If you move abroad to work, you pay your tax where you now live and that is the end of the matter. Or is it?
Regrettably not. The UK tax system is a ‘world tax’ system, which seeks to tax the worldwide income of its residents. In order to avoid paying tax in the UK on income earned outside the UK, it is normally necessary to establish that you were not tax resident in the UK during the period of assessment.
Establishing foreign tax residence is difficult. The following will normally prevent you from claiming foreign tax residence:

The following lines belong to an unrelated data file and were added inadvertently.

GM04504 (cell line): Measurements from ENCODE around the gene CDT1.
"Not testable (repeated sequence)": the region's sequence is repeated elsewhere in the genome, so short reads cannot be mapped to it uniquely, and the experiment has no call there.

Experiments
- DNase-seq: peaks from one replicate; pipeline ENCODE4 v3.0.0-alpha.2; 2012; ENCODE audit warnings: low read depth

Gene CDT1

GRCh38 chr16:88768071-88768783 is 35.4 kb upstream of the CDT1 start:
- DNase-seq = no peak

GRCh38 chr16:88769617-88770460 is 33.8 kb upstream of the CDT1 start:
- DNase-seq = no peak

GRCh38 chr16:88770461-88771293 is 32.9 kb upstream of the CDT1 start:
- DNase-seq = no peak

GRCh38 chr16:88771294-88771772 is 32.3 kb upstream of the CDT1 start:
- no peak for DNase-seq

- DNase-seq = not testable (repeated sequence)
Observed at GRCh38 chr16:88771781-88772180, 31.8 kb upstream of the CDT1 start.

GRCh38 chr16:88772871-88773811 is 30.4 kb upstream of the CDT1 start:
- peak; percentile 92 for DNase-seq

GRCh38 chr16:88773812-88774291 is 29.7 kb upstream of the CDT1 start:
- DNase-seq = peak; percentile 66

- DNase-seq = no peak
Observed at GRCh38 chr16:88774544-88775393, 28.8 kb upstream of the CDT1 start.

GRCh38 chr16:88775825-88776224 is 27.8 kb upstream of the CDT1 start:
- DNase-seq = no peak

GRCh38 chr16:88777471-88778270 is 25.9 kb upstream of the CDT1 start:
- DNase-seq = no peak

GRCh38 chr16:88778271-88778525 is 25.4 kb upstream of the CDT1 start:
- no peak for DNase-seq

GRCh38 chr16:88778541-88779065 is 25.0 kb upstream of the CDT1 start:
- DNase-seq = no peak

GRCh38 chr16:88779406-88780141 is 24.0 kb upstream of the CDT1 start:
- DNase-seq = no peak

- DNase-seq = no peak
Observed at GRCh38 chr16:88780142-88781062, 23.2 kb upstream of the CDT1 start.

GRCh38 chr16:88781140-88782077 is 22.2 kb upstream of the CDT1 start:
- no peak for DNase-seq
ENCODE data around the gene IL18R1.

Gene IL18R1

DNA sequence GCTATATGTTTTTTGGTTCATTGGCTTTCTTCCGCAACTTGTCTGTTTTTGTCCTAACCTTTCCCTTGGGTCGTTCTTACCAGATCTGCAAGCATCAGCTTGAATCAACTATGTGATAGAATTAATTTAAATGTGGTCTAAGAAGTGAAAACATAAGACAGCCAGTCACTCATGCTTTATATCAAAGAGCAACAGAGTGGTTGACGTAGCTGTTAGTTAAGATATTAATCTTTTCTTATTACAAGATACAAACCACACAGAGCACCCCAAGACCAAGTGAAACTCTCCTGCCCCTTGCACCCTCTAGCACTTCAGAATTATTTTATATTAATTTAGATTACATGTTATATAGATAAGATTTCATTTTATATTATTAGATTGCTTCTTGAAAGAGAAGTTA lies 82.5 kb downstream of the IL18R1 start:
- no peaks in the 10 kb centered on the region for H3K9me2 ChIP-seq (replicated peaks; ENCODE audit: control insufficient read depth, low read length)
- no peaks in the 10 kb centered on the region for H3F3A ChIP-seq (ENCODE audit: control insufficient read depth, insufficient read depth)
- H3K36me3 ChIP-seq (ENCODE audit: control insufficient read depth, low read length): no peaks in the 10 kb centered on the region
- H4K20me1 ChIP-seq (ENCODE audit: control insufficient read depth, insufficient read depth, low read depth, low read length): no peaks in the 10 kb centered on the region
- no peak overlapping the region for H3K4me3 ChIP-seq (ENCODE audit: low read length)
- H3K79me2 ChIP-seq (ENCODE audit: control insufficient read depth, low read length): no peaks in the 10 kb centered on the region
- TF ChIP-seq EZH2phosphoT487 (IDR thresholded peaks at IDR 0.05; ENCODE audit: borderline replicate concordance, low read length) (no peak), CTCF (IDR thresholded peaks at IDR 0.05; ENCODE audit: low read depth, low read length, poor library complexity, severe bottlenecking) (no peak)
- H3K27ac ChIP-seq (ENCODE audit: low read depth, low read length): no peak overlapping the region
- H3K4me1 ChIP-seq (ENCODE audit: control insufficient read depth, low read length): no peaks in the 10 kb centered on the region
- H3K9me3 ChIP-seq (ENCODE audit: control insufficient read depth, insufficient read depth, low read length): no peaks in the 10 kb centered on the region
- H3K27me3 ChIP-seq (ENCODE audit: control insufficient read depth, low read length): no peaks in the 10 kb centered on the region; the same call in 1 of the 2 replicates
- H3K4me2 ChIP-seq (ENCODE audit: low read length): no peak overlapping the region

- Being physically present in the UK for more than 182 days in any tax year or for an average of 91 days over a four-year period (6 April to 5 April);
- Continuing to have accommodation available in the UK during your period of absence;
- Leaving your family in the UK when you work abroad;
- Working under an employment contract for a period that is insufficiently long to require foreign residence; or
- Maintaining only ‘occasional residence abroad’ – this is a vague concept which can catch those who maintain links to the UK and pay frequent visits here.
It should also be remembered that the assessment of liability to UK Inheritance Tax involves the application of completely different sets of rules.